WASHINGTON (AP) — The White House and news media representatives agreed Tuesday to work toward expanding access to President Barack Obama's public duties to give photo journalists a less restricted view of the president at work.
Participants in a White House meeting said the session did not resolve the coverage issues recently raised by a group of news organizations and media associations but said they were hopeful the discussion marked progress. Discussions will continue next month.
Associated Press Senior Managing Editor Mike Oreskes said the media representatives were encouraged by the commitment expressed by White House press secretary Jay Carney. "The proof will be in the outcome," Oreskes said.
Carney called it a "constructive meeting" and said he is interested in finding ways to address the concerns raised by photographers.
"We agreed that a smaller group would meet again next month to consider various proposals for how to do that," Carney said.
Dozens of leading news organizations have complained about restrictions that at times have kept journalists from taking pictures and video of Obama performing official duties while the White House releases pictures taken by the president's staff.
"We asked that they have the presumption that they will grant access every time the president does something of public interest so that there's always a need to find some reason to exclude us rather than finding a reason to include us," said Steve Thomma, the president of the White House Correspondents' Association.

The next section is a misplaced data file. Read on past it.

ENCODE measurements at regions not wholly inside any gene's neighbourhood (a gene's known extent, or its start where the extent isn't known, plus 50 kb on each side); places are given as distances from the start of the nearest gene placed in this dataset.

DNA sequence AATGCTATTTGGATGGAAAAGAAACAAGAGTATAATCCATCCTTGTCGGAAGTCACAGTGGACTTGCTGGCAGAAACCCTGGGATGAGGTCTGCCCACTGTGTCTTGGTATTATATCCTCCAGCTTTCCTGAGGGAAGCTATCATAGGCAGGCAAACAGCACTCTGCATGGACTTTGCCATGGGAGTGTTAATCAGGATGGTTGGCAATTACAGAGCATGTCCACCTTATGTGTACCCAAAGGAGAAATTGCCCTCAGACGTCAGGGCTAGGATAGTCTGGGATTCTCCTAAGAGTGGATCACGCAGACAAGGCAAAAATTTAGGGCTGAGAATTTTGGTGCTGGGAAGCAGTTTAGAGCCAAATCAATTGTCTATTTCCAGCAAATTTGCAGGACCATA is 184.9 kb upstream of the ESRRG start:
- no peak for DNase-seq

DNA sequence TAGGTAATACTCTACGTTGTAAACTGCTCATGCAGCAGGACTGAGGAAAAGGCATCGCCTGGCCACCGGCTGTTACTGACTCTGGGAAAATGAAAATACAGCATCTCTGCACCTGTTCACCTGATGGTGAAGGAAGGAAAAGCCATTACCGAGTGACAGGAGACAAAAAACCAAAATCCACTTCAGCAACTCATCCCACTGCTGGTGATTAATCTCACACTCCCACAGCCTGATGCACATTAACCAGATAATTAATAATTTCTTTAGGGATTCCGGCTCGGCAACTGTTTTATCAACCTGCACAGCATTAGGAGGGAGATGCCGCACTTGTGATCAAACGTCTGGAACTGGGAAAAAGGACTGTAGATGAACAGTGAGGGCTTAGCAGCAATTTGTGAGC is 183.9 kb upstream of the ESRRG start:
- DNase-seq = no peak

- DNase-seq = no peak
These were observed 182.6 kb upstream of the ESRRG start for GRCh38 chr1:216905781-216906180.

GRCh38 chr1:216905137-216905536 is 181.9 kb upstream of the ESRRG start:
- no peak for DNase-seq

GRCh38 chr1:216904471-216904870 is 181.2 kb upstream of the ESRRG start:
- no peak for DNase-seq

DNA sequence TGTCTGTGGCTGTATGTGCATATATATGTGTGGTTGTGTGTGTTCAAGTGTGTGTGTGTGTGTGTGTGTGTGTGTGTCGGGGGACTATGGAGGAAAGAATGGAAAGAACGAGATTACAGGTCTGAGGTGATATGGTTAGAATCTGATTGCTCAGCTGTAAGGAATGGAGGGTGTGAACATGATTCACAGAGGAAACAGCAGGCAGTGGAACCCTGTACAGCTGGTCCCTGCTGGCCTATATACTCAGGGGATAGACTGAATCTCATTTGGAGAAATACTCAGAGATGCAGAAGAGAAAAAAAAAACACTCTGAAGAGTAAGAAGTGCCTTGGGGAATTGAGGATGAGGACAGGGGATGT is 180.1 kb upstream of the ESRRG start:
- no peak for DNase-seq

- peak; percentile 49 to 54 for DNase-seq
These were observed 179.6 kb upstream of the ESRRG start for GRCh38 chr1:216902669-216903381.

Protests about access to presidents are not unique to this White House. The press and past presidential press secretaries have clashed over similar disputes. But journalists say the current restrictions run counter to Obama's promise to lead the most transparent administration in history
While news organizations have complained about the release of White House photos depicting the president performing his duties, the focus of Tuesday's meeting was simply on expanding access for photo journalists, participants said.
"If we're in the room at the same time, we don't mind competing with the White House cameras," Thomma said.
Represented in the meeting were the White House Correspondents' Association, the Associated Press Media Editors, the American Society of News Editors, television networks and the White House News Photographers Association.